“I moved to Minneapolis for the noise scene back in 2008.” I overheard this statement at a recent noise show and wondered where I’d been for the last six years. Noise is not a new genre, but it’s new to me and definitely underground. I wanted to learn more so I started my research where all great scholars start, Wikipedia. They track noise to Luigi Russolo’s 1913 manifesto, L’Arte dei Rumori (The Art of Noises). Nice to know I’m 100 years late to the game! In fact, according to a recent interview with noise musician John Olson of Wolf Eyes, noise is over – “completely, 100 percent!”
Undaunted and with the help of a guide (Kevin Cosgrove aka Transitional Species), I spoke and/or emailed with several local noise (and noise-related) artists.
From an outsider’s perspective noise seems to be about the vibrations and reverberations of sound. The artists seem to stretch the vibrations to different effect using a wide range of instruments – percussion instruments, stringed instruments, voices, metal shelves, a laptop; a lot of noise is pure electronics with effect pedals and cords. The key seem to be creating a sound that’s interesting and deep. In a live show I think it’s as much about feeling the music as hearing it. That is not unique but especially true with noise. Most of the noise I’ve heard has been loud, but I don’t think it has to be. Sometimes the noise is droning, sometimes white noise, other times dark ambient and sometimes postindustrial or post digital. And that’s where the nuances come in.
Here are what some local artists say about noise…
- Anthony Amelang on noise, “Noise is all around us. The modern urban landscape is quite literally devoid of silence. So it seems only natural that noise is used by many as a means of creative expression, especially given the widespread availability of audio technology today.” I think his description of a live show is particularly apt, “When I see a really good live noise set, it’s like standing with my face toward a strong wind. It’s very physical. It takes you over. This is what makes performing noise so satisfying to me. It’s transcendent.”
- Thomas Boettner (from fire island, AK) describes noise, “In a sense, Noise is a form of pure, auditory expression, unbeholden to the notion that “music” requires accepted patterns and forms. … I feel that Noise is that which is unfamiliar, shocking, troubling, upsetting–and just as often transcendent, provocative, and cerebral.”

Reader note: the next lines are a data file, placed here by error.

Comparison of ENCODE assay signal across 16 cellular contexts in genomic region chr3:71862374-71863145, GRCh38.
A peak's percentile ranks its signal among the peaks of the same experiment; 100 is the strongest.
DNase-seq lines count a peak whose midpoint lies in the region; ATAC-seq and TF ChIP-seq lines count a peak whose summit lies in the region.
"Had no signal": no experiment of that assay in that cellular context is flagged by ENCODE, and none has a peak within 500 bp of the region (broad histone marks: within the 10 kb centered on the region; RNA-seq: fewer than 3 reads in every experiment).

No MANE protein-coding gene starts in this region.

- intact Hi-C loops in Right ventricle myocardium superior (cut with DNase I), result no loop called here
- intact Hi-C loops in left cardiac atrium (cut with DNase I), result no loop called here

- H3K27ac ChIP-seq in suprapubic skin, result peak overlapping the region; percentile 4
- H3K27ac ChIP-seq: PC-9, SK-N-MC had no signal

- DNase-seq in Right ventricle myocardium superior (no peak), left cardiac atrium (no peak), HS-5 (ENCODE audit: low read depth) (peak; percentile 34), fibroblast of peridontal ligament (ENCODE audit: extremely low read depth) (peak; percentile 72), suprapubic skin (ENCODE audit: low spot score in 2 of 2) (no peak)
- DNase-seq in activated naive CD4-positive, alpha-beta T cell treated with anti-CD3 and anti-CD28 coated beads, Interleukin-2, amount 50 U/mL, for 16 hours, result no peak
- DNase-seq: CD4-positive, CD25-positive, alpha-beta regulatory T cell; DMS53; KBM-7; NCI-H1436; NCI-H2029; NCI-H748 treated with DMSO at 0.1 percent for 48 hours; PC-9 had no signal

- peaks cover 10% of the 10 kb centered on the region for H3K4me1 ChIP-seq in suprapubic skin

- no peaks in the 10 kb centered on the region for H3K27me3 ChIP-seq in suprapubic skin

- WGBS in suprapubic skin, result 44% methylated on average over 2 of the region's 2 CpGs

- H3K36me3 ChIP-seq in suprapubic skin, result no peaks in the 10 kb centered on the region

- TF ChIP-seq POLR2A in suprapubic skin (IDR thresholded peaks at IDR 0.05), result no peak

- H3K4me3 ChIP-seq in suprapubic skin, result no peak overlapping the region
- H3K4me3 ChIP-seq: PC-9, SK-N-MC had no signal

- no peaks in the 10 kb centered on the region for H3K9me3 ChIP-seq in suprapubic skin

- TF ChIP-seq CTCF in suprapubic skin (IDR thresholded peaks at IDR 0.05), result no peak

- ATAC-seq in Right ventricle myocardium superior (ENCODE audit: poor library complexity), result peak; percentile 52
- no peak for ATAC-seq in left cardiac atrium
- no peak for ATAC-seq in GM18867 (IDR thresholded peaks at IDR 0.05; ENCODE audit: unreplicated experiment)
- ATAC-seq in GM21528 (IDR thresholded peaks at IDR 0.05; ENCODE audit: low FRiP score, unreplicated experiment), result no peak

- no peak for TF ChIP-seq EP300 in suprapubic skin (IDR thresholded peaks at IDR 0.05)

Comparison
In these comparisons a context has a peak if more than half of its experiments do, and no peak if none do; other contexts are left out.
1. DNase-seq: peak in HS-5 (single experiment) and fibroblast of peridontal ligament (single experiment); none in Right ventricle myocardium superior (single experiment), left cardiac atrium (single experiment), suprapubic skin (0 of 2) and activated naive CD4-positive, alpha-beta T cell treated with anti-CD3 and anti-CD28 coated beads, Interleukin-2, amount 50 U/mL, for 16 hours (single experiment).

- And from an unnamed source, “Music is typically defined as “organized sound” so noise could then be defined as “unorganized sound” relative to: rhythm, melody, harmony, repetition.”
Kevin was good enough to help me with some of the nuts and bolts of noise. Kevin plays a bicycle wheel with a bow. The wheel is set on a modified metal bowl – larger but similar to one you’d see at the end of a Yoga class. Other musicians play treated guitars, drums, buzz saws or their voice. The object is to get the sound to vibrate and then manipulate the vibration into noise; that is done through synthesizers and sequencers. Some noise is improvised; some is highly structured.
The first time I saw Kevin play, I remember an ardent fan asking how the bicycle wheel was tuned. Was the tension for each spoke specific and measured like a piano? It wasn’t. More recently I saw Kevin play and I asked about how much of the show was planned; I learned that what was planned wasn’t what happened during the show that somehow another sound just took off and Kevin went with it. Especially for the live shows, the performance includes the instruments including the electronics, the audience and the performer as director or overlord of the experience but not as ultimate controller or micromanager.
Kevin doesn’t think of himself as a noise performer and when asked, most folks had some hesitation about defining noise. Anthony Amelang shed a light for me on that aspect. “There are many artists and entire sub-genres which utilize noise (Noise Rock, Shoegaze, Industrial, etc) towards a musical end. In fact, the same is also true in reverse. Many noise artists sometimes incorporate musical (or at least semi-musical) elements. What makes something noise to me in a strict sense is if the atonal elements are at the forefront. In other words, it’s if the noise isn’t just part of the music but instead is the music.”
There are noise shows around town. While I feel the sound could have a wider audience, the concert locations are definitely underground. Let’s just say I probably won’t run into many moms from my kids’ schools at a noise gig. According to a 2012 article from Henry Rollins, the underground appeal is not unique to the Twin Cities scene. “One of the most prevalent and undermentioned genres of music is what is known as noise. You can find it all over the world happening in basements, small venues and even some festivals. … A lot of the noise labels are run out of a house or apartment, quite often by the artist. No one in the scene is making much money and no one thinks they are going to get rich creating noise. These are the jams that not many people seem to want.”
The local artists seem OK with the lack of fame and fortune too. Most of the shows I have been to have been in homes – basements or attics. It’s a lot of guys wearing black and bringing in their own beer. (Delores Dewberry being a notable and local exception.) The performers play one “song,” which can last 5 minutes or 15. And the audience is rapt in attention. It’s not commercial, but it’s compelling.
To learn about upcoming shows, check out the websites and Facebook pages of the various performers. You’ll note that the address is often not given publicly, but you can get that in a private message and I have to say people at the shows have been pretty friendly.
(Video from fire island AK)